Byzantium's Balkan Frontier is the first narrative history in English of the northern Balkans in the tenth to twelfth centuries. Where previous histories have been concerned principally with the medieval history of distinct and autonomous Balkan nations, this study regards Byzantine political authority as a unifying factor in the various lands which formed the empire's frontier in the north and west. It takes as its central concern Byzantine relations with all Slavic and non-Slavic peoples - including the Serbs, Croats, Bulgarians and Hungarians - in and beyond the Balkan Peninsula, and explores in detail imperial responses, first to the migrations of nomadic peoples, and subsequently to the expansion of Latin Christendom. It also examines the changing conception of the frontier in Byzantine thought and literature through the middle Byzantine period.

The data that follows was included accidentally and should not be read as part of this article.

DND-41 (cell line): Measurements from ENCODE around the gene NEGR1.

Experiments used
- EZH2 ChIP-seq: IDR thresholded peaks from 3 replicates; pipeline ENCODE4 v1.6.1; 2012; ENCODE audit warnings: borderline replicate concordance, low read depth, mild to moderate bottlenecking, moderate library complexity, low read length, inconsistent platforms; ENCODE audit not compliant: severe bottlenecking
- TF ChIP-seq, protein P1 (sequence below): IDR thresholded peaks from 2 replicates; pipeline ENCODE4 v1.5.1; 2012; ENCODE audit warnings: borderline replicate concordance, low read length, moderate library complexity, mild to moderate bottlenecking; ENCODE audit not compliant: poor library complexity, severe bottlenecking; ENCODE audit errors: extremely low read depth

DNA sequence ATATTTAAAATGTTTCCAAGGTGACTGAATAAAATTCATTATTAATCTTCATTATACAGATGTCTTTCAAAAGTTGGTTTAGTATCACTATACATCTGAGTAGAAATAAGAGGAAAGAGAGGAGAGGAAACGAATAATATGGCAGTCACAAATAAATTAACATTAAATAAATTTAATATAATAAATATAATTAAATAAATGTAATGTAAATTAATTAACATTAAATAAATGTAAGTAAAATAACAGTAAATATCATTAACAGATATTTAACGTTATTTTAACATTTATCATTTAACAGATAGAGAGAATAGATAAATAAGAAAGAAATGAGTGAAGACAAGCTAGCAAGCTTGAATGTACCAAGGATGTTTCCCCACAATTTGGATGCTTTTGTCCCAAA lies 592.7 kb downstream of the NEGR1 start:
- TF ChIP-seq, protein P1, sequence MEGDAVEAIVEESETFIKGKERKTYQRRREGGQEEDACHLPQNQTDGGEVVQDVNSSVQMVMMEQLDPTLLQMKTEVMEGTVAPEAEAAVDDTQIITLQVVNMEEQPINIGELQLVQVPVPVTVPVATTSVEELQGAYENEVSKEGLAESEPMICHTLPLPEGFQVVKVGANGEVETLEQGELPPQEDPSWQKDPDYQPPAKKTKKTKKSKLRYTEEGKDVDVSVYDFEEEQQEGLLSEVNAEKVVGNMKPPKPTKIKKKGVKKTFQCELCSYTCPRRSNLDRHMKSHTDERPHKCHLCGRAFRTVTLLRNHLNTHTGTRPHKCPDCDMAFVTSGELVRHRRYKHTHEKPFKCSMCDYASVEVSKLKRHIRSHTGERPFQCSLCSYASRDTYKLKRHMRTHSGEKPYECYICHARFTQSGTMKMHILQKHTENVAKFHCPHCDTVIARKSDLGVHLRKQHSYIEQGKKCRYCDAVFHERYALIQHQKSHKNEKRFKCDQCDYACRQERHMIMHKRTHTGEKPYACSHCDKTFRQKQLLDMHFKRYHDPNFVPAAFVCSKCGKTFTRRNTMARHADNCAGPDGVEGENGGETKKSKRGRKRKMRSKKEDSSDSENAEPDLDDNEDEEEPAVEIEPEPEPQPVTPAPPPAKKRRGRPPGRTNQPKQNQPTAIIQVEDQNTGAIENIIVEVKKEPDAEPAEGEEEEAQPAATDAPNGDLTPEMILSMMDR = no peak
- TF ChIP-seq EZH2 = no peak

Michael Angold Source: The Times Literary Supplement
Source: The South Slav Journal
Source: Byzantine and Modern Greek Studies
Source: Journal of Ecclesiastical History
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